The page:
STR8 UP continues its evolution by staying the same
- Kaitlynn Nordal | November 25, 2022
Over the summer, the Federal Re-integration project was launched, which means STR8 UP will be able to offer support to those currently incarcerated at federal facilities throughout the province.
STR8 UP Executive Director Russ Misskey said it is in keeping with STR8 UP’s mission and that is to help individuals successfully leave gangs.
Since its inception, the gang-exit strategy program has evolved to meet the needs of its members.
It all started when two inmates asked Father André Poiliévre, the chaplain at Saskatoon Correctional Centre, for help to leave the gang they were in. He promised to try and from there STR8 UP was born. Although he retired, the organization continues to thrive.
It now has partnerships with more than 40 non-profit organizations including: Indigenous communities, government and municipal agencies, educational institutions and businesses. It helped to create the Provincial Gang Strategy and the Gang Violence Reduction Strategy- Community Intervention Model.
Misskey said STR8 UP has expanded to include other services provincially and federally.
In 2020, housing became critical so the STR8 UP Transitional Housing program was created to provide support for people leaving correctional facilities and addictions centres.
The new Federal Re-integration project means STR8 UP Outreach Workers can go into the prisons and develop relationships with individuals by facilitating sharing circles and providing one-on-one support.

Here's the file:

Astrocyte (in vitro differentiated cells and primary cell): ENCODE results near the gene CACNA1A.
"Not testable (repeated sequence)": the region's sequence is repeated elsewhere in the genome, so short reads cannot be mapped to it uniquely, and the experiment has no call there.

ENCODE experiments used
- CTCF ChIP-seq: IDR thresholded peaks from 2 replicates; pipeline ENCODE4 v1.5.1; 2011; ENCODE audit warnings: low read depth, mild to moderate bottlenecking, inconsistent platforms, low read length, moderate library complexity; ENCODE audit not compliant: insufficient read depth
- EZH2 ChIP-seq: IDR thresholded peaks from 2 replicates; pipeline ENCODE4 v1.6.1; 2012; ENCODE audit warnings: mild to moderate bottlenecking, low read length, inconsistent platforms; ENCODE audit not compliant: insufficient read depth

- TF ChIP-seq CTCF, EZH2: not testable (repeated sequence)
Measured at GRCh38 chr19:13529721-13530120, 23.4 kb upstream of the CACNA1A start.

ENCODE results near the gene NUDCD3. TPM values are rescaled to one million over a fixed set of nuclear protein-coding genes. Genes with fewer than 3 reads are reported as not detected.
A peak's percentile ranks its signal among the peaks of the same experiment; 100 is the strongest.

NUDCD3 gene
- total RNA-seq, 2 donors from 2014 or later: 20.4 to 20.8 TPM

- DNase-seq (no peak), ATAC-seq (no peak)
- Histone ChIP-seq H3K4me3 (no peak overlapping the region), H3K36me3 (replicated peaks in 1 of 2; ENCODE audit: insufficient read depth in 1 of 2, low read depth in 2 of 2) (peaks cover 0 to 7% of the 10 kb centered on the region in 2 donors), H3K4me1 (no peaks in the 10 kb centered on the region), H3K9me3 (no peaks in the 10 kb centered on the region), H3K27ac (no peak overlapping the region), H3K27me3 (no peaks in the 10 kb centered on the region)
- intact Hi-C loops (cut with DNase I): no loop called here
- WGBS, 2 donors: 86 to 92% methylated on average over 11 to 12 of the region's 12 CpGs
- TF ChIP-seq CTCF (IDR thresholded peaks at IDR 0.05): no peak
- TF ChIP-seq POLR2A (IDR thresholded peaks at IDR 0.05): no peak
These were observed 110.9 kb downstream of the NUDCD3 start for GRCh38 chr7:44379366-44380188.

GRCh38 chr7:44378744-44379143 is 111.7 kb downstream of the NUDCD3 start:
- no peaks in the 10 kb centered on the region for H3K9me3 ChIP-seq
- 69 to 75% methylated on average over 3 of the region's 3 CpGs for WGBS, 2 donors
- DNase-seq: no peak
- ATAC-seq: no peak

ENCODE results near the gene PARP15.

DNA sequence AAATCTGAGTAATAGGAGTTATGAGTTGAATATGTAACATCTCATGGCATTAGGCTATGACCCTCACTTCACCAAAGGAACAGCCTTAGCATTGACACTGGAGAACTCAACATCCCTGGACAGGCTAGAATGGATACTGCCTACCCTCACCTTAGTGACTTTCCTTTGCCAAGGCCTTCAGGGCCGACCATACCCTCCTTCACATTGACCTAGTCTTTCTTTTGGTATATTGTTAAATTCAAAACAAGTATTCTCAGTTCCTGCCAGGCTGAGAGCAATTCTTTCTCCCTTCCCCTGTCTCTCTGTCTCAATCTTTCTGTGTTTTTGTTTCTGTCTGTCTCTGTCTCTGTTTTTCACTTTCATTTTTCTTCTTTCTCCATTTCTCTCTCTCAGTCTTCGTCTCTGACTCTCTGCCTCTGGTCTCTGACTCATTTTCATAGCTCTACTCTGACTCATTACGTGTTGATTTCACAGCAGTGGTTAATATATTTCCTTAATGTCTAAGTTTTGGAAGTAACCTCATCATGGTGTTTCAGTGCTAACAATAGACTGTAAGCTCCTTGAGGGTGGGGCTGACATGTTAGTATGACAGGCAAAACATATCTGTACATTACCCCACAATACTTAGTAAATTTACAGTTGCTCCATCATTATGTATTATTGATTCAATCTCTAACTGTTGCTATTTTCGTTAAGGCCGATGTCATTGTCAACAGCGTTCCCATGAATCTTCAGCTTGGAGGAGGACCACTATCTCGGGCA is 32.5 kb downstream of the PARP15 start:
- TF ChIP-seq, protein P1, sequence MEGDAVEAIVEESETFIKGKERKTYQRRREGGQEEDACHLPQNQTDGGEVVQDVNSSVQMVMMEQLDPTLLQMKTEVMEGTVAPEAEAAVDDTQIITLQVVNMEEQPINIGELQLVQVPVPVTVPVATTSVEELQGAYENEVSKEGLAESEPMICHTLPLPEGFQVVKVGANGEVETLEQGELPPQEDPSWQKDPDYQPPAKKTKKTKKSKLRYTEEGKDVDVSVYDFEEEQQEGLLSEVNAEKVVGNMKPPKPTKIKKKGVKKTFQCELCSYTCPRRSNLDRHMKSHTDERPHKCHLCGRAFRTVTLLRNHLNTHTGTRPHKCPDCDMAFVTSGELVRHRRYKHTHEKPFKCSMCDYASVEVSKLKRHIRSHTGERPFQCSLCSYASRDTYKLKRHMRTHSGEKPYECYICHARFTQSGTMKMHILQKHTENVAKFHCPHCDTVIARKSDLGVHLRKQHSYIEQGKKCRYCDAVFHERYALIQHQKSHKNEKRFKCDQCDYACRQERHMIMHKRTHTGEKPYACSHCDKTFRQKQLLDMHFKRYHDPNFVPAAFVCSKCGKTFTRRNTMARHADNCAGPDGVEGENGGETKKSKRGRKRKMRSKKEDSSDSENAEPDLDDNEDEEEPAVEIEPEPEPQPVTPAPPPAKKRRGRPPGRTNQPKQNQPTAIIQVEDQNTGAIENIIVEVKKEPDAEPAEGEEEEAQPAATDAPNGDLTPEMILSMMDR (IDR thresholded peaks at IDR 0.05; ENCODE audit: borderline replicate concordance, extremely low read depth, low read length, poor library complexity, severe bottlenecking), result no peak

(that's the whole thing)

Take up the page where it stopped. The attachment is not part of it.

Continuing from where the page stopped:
“These relationships and (with) us being in the facilities regularly have served to establish a positive reputation among gang members who are contemplating leaving the gang lifestyle,” said Misskey. “Timely contact with gang members in correctional facilities has led to trusting, ongoing relationships.”
He said working towards a common goal with members is what makes STR8 UP unique.
“In custody, inmates have the time and inclination to reflect and assess their plans for the future; most genuinely want to make changes,” said Misskey, “Helping establish viable plans for release on bail or re-integration from custody by facilitating the connections they need, builds an openness to accepting ongoing assistance and case planning. Then once they are released back into the community, they have those established relationships and a community of supports that they are already familiar with to reach out to as they continue their healing journey.”
This helps the person reintegrate and develop a sense of balance in their lives along with a sense of solidarity and kinship so they can seek advice on a regular or daily basis throughout their personal healing journey.
The Community Outreach program is the only program at STR8 UP that doesn’t receive annual funding, so it depends on donations and multiple year-to-year grants to operate.
“This support from the community has over the years allowed STR8 UP to continue to work with individuals looking to leave gangs and has strengthened our network of support,” said Misskey. “For STR8 UP to have been working in the City of Saskatoon for over 20 years now without core funding as an organization is a testament to the amazing work Father Andre started many years ago and to the strength of the organization.”
The hope is to continue building strong partnerships with the various stakeholders and work towards secure, long-term funding.
During its 20 plus years of operation, STR8 UP has supported more than 400 incarcerated people and former gang members to transform themselves into responsible citizens and family members. Although membership is on the rise, STR8 UP still provides access to drug and alcohol counseling, support, sharing circles, and culturally specific programming. Approximately, 95 per cent of STR8 UP’s membership are Indigenous men and women.
One day STR8 UP hopes to become member-led.